Handling credit card debt can be difficult enough on its own, but managing one's debts during a divorce can be quite the formidable task. As many Orange County residents have likely found out in their own divorces, property division is much more than just dividing marital property from non-marital property. In addition to dividing certain financial assets, property division also involves dividing up debts.
One such debt is the consumer debt associated with credit cards. How is credit card debt divided in a California divorce? The answer is - as it is with many divorce legal issues - it depends. It's important to know that, while couples can come to an agreement on their own, the actual credit card companies do not have to honor that agreement. In other words, the creditors can often come after both spouses even after one spouse agrees to be responsible for the debt.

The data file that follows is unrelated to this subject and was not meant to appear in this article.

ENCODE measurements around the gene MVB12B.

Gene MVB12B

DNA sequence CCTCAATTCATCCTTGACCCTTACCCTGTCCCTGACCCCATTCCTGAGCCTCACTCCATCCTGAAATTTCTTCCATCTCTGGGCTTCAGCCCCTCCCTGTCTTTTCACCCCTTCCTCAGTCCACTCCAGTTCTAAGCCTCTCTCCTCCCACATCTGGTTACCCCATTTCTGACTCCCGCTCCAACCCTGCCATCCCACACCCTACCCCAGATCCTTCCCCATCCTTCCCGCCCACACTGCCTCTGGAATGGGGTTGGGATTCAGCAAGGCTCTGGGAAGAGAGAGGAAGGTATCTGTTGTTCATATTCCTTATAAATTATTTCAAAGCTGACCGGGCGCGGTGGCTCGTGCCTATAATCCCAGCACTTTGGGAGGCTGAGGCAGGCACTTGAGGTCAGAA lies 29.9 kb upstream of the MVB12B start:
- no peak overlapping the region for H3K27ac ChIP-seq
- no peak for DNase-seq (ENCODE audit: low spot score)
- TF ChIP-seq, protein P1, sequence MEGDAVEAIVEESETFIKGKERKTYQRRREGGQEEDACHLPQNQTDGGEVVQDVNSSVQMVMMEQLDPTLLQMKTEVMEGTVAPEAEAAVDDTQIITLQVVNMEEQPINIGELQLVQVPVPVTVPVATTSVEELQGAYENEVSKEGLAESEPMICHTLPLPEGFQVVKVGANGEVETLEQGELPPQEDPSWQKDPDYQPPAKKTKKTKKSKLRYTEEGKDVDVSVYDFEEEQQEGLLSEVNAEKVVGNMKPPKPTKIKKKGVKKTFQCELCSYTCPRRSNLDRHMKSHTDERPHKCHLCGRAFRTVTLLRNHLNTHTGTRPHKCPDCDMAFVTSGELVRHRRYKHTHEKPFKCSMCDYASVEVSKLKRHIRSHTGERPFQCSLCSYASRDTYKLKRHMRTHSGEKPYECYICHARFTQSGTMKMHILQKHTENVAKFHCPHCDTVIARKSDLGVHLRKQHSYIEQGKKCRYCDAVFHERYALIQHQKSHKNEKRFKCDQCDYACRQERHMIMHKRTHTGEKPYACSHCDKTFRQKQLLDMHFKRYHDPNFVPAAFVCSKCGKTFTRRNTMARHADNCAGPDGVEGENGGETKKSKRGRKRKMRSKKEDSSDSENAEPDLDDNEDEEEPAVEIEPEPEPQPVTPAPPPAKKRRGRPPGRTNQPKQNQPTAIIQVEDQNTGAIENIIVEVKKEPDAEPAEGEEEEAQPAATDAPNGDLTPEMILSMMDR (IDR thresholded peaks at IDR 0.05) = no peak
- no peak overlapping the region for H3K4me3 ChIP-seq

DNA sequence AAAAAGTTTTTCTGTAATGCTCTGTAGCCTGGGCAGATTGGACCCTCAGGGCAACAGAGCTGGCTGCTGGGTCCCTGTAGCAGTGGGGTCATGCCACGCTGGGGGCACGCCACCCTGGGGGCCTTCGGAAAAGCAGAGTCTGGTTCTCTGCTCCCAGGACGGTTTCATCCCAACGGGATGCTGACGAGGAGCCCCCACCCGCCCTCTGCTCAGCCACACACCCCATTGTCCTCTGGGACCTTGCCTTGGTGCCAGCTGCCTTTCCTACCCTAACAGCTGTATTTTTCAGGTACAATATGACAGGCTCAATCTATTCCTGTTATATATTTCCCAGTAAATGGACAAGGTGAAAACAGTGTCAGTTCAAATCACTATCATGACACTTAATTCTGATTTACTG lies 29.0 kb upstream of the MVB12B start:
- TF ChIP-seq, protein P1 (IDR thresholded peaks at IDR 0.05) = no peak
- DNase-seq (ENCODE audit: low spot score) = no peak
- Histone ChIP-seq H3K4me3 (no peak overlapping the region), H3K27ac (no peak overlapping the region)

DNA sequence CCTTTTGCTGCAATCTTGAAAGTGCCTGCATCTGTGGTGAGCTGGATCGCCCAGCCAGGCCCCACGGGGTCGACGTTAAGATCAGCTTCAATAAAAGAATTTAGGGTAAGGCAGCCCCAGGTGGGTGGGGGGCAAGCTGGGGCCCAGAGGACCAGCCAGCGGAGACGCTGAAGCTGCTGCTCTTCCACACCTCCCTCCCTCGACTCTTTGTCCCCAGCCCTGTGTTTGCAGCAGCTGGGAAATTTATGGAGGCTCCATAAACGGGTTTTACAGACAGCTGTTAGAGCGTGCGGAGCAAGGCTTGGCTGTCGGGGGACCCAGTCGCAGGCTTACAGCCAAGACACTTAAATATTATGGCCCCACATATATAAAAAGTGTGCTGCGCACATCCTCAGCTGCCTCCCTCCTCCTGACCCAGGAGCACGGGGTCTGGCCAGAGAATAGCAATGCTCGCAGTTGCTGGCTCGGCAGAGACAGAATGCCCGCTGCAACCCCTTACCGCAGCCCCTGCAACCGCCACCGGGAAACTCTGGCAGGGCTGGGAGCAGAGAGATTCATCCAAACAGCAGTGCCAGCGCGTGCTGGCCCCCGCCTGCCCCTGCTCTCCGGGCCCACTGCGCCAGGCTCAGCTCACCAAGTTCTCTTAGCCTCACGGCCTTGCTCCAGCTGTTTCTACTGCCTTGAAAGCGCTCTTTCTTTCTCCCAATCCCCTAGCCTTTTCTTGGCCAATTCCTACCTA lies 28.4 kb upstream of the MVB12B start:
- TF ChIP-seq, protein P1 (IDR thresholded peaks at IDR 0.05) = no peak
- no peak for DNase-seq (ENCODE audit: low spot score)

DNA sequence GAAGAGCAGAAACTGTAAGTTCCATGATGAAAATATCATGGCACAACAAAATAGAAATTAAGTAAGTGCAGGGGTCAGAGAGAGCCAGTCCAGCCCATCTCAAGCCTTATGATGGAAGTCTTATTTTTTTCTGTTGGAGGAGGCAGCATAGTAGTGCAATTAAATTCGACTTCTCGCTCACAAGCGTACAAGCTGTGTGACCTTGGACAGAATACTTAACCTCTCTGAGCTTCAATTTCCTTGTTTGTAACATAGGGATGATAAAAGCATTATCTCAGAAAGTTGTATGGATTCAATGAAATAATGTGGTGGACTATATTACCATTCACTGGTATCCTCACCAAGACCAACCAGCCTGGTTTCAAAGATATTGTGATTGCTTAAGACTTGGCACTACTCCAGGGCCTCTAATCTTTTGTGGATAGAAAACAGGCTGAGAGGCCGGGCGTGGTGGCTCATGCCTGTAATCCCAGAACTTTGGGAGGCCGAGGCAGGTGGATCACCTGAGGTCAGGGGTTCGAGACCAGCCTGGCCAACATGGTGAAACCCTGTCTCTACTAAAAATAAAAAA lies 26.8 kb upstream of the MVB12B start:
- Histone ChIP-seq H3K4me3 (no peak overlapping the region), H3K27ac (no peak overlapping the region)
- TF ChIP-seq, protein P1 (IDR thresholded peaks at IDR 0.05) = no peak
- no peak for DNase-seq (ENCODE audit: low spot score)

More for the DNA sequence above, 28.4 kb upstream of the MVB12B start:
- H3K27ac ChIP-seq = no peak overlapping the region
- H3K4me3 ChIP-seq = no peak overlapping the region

Some spouses or domestic partners may assume that they can simply add up their credit card debts, divide the amount in half and then each spouse agrees to pay that half on their own. While this could potentially work for some spouses, again, it is important to remember that the credit card companies do not have to follow that agreement. For their part, the creditors are concerned with whose name is on the card and any other names that might be on the contract, such as the name of a spouse or partner.
Property division can be not only confusing, but also emotionally draining as couples prepare to move into a new chapter of their lives. Consulting with a California family lawyer can be helpful to a spouse who wants to know more about the division of assets and debts from their marriage.